New State Laws in 2019

We the people

Although Congress draws most of the nation's attention when it passes laws affecting issues such as life, abortion, and religious freedom, the new year also brings with it a raft of state laws that took effect January 1. Many of those laws cover topics of interest to Christians, including abortion, ultrasounds, assisted suicide, and religious freedom. Here's a sampling of the gains and losses for pro-family, pro-life Christians from around the country.

Arizona - abortion question

Arizona now requires doctors and abortionists to ask abortion-minded women why they wish to end their pregnancies. The law is designed to protect women who have been subjected to sexual abuse or trafficking. The phenomenon of coerced abortion in the U.S. is very real. According to one study in the Annals of Health Law, about 55% of women who are victims of sex trafficking have had one abortion.

Kansas - telemedicine abortions

Kansas was set on January 1 to join 17 other states in prohibiting telemedicine abortions when a state judge, on December 31, issued an injunction blocking the law from taking effect. Telemedicine abortion, involving the ingestion of pills designed to induce abortion, do not even require the presence of the woman's doctor, who could be miles away or even in a nearby state. In addition to the killing of the child, chemical abortions can cause serious problems for the mother.

Tennessee - ultrasounds

A new law in the Volunteer State is designed to both inform women about the child they are carrying, as well as to obtain data for the state as to when the preborn child's heartbeat can be discerned. Although the law does not require ultrasounds prior to an abortion, it does require that if they are done, the images must be offered to the mother and a report sent to the state as to whether a heartbeat had been detected. The law is based on the premise that abortion-minded women will tend to change their minds when they see an ultrasound of their child's beating heart.

Hawaii - assisted suicide

As of January 1, Hawaii became the sixth state, plus the District of Columbia, to legalize physician assisted suicide. Euphemistically titled "medical aid in dying," these bills are not only ethically and morally problematic, but prone to abuse and coercion. Healthcare providers in Hawaii aren't enthusiastic about the law, predicted to result in 40 to 70 patients per year seeking to end their lives.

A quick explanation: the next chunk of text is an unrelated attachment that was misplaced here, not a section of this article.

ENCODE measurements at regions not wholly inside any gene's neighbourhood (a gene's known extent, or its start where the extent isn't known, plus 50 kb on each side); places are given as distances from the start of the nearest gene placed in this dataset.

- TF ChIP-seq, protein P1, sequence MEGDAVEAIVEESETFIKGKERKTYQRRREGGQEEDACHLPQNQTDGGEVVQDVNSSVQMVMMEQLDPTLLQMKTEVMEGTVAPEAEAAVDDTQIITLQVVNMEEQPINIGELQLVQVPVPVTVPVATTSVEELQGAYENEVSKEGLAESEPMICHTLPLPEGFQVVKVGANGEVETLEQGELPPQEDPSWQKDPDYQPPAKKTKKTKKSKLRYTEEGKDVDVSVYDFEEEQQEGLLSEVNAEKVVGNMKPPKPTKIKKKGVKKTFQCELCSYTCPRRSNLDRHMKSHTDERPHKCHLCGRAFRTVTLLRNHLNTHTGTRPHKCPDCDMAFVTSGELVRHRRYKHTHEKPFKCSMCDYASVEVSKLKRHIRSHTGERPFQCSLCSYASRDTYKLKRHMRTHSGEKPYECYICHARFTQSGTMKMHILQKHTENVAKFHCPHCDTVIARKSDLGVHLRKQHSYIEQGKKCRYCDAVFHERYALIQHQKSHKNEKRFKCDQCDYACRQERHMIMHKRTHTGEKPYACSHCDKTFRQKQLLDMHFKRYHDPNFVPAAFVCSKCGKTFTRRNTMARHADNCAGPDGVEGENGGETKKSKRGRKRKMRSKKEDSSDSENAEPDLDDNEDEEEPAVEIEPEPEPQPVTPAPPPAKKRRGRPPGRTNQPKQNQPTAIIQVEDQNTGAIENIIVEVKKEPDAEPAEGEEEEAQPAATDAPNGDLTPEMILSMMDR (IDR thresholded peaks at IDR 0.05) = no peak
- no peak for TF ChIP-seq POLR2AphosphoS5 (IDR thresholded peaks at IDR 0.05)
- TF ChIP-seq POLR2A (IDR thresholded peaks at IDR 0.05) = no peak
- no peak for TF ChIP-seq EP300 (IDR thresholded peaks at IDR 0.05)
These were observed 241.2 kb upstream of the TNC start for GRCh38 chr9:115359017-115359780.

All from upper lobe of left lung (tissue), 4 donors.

Washington State - religious conscience, abortion and contraceptives, private health plans

A new law this year requires private health plans provided by Washington employers to their employees to: (a) provide coverage for all FDA-approved contraceptive methods, and; (b) if the health plan covers maternity care, it must also cover and provide for abortion. There are absolutely no religious or conscience objections granted, so the law will force churches, religious organizations and other for-profit and nonprofit entities to choose whether to: compromise their beliefs and provide the mandated coverage; provide no healthcare coverage (if they are small enough to avoid Obamacare's requirements); close their doors; or move to another state.

Because this law has been passed by a state, rather than the federal government, it is not prohibited or restricted by the religious freedom victories won by Hobby Lobby and others at the Supreme Court in 2014, which involved a similar federal regulation resulting from the federal law known as the Patient Protection and Affordable Care Act of 2010, also known as Obamacare.

 

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